The ways the food industry now targets kids are so pervasive and the tactics so deceitful that even the most diligent parent cannot prevent their kids from being inundated at the most impressionable stages in their development.
What if you woke up one morning to learn that your community had become enlisted to advertise for Coca-Cola? You didn't have a choice. People in neighborhoods across your city were told the same thing. That's basically what happened in the city of Chicago.
Children's health and well-being are essential to the future vitality and security of this country, and parents care deeply about their children's health. But, parents also know they are up against powerful commercial interests, and they are starting to get angry.
Parents must understand the psychology behind food-related advertising to children, get wise to current formats, and initiate consumer action. Turns out, a generation of kids has been taught that food is fun, rather than fuel.
The power of suggestion is indeed powerful. And, in my opinion, it's rarely to our benefit. Think about it -- when you have a craving, is it for something healthy like apples or spinach, chicken or salmon? Not for me.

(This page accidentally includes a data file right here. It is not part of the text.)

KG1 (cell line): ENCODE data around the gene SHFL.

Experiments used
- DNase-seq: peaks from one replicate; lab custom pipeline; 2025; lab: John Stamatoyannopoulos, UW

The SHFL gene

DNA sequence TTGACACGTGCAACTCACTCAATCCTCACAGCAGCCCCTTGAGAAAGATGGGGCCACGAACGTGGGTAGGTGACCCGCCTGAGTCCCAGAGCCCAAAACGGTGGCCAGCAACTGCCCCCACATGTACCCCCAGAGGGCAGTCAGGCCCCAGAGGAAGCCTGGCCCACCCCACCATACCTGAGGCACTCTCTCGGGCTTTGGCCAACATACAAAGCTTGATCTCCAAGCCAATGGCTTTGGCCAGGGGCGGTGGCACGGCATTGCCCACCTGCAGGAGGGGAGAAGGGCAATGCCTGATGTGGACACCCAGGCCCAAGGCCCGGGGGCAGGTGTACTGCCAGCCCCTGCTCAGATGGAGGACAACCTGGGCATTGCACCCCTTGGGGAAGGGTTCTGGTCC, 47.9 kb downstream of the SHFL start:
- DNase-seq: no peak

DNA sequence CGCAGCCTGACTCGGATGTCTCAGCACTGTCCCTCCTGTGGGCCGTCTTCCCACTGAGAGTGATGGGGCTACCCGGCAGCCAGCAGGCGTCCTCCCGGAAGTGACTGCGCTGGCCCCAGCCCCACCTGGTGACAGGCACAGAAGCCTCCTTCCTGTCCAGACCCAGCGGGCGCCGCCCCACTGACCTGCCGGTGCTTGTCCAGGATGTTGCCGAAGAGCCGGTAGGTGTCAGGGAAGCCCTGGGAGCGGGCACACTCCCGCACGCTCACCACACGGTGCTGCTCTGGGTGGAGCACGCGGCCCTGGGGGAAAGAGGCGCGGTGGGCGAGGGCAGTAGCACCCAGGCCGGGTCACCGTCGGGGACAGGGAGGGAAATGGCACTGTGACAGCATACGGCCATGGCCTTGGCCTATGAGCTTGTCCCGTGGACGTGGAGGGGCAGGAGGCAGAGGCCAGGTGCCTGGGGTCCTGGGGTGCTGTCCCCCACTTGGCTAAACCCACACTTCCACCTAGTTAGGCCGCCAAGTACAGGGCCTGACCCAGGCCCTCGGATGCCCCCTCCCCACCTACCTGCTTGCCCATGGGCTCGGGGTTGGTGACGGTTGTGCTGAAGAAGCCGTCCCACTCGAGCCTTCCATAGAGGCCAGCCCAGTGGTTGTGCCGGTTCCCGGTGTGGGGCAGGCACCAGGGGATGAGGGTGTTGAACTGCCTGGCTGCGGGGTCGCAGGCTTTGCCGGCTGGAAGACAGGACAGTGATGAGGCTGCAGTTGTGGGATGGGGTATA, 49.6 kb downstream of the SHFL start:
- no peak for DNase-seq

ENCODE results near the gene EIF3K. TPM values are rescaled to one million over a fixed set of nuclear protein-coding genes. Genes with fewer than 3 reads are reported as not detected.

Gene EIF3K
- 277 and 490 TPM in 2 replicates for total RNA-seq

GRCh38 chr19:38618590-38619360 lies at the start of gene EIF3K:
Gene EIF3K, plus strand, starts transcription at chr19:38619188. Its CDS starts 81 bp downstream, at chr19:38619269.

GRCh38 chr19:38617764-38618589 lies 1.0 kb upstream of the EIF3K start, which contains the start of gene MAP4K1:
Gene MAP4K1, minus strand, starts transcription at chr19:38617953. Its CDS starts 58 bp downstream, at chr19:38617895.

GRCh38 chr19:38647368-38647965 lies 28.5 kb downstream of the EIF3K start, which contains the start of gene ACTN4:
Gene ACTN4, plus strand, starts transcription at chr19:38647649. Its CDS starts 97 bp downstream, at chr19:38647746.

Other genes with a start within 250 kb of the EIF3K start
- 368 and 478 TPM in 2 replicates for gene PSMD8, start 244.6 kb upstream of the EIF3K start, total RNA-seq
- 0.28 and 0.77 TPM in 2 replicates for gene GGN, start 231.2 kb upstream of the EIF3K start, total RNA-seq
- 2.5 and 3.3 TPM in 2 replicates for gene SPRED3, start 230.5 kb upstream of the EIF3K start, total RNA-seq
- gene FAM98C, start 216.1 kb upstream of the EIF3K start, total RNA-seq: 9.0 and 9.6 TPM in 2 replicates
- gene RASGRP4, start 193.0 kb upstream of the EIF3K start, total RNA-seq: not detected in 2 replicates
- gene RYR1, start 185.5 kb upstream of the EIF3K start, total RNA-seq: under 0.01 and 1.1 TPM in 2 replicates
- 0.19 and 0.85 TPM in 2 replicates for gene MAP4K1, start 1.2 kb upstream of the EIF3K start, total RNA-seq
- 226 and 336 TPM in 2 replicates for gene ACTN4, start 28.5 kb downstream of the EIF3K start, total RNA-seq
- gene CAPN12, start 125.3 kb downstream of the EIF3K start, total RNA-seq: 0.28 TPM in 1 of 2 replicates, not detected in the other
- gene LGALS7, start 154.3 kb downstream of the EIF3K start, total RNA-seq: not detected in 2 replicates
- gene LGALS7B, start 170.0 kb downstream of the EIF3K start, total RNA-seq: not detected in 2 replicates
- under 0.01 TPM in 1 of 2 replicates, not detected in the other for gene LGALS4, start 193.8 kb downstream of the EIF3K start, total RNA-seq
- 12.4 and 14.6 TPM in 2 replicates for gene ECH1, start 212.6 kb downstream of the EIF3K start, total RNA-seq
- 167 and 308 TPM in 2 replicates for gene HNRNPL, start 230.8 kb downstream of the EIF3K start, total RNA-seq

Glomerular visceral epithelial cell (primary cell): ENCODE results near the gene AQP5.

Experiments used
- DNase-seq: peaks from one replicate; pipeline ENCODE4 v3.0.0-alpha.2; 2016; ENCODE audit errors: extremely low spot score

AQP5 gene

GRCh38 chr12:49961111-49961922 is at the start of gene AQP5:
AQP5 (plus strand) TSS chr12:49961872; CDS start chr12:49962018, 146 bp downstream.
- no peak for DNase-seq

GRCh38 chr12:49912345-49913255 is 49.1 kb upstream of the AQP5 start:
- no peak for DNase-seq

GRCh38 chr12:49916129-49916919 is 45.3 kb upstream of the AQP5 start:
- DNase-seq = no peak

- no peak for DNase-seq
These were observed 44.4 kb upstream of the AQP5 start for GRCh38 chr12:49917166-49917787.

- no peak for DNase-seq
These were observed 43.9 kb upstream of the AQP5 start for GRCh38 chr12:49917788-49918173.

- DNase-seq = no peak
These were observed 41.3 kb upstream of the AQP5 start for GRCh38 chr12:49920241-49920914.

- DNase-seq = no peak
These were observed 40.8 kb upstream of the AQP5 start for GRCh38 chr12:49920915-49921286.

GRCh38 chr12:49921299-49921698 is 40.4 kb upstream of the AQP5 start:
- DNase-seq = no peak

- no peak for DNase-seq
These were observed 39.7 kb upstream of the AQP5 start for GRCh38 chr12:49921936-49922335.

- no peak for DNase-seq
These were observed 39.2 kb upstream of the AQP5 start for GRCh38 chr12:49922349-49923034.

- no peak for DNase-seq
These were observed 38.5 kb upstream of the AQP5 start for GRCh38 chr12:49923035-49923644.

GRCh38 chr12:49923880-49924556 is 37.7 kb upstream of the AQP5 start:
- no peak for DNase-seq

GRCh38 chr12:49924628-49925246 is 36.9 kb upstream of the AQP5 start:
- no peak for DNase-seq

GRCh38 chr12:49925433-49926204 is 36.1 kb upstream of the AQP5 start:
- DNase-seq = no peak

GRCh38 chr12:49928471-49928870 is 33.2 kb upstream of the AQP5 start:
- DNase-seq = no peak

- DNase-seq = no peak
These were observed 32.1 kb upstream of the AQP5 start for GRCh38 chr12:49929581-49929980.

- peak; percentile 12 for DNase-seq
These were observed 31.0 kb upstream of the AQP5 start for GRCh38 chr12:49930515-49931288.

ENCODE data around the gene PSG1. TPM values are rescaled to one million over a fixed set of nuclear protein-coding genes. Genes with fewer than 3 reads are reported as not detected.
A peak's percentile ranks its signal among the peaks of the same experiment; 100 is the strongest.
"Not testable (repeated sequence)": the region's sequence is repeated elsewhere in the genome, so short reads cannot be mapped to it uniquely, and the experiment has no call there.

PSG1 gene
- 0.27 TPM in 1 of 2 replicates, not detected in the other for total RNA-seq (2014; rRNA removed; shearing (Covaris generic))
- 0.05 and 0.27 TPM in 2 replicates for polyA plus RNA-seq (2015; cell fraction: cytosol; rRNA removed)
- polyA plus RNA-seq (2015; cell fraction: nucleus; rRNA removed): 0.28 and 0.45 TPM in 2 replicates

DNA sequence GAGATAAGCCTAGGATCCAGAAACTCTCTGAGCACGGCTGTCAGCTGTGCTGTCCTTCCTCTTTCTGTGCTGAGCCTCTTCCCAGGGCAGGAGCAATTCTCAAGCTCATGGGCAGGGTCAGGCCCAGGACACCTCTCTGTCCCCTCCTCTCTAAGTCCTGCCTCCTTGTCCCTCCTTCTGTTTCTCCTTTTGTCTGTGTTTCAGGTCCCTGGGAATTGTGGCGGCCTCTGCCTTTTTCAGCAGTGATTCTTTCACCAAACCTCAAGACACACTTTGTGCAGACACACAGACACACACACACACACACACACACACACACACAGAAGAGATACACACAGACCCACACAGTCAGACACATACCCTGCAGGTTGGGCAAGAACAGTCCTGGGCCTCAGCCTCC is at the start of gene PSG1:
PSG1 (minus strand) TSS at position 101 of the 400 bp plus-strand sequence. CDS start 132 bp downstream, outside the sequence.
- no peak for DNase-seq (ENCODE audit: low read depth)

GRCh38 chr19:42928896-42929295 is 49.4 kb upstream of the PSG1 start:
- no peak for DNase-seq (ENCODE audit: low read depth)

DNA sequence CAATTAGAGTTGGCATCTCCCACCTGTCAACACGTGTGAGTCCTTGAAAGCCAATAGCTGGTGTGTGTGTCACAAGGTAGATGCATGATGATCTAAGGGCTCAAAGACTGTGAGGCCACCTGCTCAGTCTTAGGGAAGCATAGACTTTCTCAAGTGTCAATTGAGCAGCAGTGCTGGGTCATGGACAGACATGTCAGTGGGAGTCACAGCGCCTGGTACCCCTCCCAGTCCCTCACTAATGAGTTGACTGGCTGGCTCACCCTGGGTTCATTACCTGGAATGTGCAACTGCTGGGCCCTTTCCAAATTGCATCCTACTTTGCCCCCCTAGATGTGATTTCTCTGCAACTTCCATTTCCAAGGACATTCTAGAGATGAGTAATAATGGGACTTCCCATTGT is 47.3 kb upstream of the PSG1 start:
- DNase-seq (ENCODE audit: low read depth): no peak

The biggest news in the kid-and-food world yesterday was an announcement in which Disney promised to phase out the advertising of junk food on its child-directed television channels, web sites and radio stations. The initiative should be enthusiastically applauded.
Mayor Bloomberg is brave to go head-to-head with Big Food by limiting portion size and trying to create a new norm, but this tactic might further distract from the underlying problem of our virtually unregulated toxic and super-sized food supply.
Last month, when Congress declared pizza a vegetable, it was hard to believe things could get much worse. But never underestimate politicians' ability to put corporate interests ahead of children's health.
Type 2 diabetes is such an American epidemic that we can skip giving kids bikes for Christmas and move right to the wheelchairs they'll be needing later in life. Forget the basketballs, baseball gloves and bats.